Background and purpose — Indication for lumbar disc herniation (LDH) surgery is usually to relieve sciatica. We evaluated whether back pain also decreases after LDH surgery. Patients and methods — In the Swedish register for spinal surgery (SweSpine) we identified 14,097 patients aged 20–64 years, with pre- and postoperative data, who in 2000–2016 had LDH surgery. We calculated 1-year improvement on numeric rating scale (rating 0–10) in back pain (Nback) and leg pain (Nleg) and by negative binomial regression relative risk (RR) for gaining improvement exceeding minimum clinically important difference (MCID). Results — Nleg was preoperatively (mean [SD]) 6.7 (2.5) and Nback was 4.7 (2.9) (p < 0.001). Surgery reduced Nleg by mean 4.5 (95% CI 4.5–4.6) and Nback by 2.2 (CI 2.1–2.2). Mean reduction in Nleg) was 67% and in Nback 47% (p < 0.001). Among patients with preoperative pain ≥ MCID (that is, patients with significant baseline pain and with a theoretical possibility to improve above MCID), the proportion who reached improvement ≥ MCID was 79% in Nleg and 60% in Nback. RR for gaining improvement ≥ MCID in smokers compared with non-smokers was for Nleg 0.9 (CI 0.8–0.9) and Nback 0.9 (CI 0.8–0.9), and in patients with preoperative duration of back pain 0–3 months compared with > 24 months for Nleg 1.3 (CI 1.2–1.5) and for Nback 1.4 (CI 1.2–1.5). Interpretation — LDH surgery improves leg pain more than back pain; nevertheless, 60% of the patients with significant back pain improved ≥ MCID. Smoking and long duration of pain is associated with inferior recovery in both Nleg and Nback.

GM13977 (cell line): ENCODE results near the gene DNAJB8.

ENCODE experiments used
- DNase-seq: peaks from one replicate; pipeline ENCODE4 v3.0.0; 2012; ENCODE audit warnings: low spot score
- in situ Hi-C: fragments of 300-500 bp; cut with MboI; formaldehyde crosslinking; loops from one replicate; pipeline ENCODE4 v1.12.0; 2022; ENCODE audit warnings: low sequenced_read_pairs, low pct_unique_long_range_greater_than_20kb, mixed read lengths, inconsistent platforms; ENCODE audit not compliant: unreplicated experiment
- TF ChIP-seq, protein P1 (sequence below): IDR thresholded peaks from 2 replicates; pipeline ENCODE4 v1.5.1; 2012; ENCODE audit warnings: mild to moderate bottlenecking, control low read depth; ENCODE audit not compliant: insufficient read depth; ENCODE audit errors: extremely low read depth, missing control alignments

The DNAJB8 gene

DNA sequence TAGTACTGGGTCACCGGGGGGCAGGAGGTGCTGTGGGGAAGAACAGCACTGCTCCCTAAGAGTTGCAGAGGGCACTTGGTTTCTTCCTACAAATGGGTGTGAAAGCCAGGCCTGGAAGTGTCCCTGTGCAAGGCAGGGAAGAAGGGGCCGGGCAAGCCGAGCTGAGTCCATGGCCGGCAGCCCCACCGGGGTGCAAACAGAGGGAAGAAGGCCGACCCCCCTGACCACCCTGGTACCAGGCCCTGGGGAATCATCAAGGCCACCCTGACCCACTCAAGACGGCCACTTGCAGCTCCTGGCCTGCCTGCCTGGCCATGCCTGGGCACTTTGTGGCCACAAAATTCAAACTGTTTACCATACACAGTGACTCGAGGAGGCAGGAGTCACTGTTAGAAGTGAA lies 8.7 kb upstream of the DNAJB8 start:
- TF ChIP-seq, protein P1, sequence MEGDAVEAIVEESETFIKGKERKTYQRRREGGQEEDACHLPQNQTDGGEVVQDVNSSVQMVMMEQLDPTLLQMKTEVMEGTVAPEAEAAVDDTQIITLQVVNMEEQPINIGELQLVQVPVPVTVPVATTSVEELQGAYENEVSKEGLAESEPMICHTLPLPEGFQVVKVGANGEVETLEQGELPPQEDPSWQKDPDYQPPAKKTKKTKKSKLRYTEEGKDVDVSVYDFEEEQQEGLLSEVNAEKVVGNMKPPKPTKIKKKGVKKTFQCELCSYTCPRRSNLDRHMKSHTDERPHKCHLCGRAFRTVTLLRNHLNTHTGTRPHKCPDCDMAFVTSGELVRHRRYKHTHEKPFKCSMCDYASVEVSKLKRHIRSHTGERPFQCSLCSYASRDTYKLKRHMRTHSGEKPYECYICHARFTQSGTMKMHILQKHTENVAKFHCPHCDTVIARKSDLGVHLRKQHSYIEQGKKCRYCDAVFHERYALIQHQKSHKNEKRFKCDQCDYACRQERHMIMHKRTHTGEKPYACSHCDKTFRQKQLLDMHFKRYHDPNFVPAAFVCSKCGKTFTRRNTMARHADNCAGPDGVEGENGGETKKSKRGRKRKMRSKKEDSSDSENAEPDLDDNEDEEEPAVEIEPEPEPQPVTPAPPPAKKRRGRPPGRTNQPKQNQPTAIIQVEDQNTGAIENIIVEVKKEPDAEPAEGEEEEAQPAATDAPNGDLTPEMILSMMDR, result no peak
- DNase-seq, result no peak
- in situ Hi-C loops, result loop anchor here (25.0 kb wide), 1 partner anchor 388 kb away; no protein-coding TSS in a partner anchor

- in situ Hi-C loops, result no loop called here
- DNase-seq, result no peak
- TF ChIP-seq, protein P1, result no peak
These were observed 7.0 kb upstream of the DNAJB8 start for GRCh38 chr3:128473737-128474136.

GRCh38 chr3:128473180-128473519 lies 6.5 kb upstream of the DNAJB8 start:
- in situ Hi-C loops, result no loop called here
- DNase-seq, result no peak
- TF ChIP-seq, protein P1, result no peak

Subject classification (UKÄ)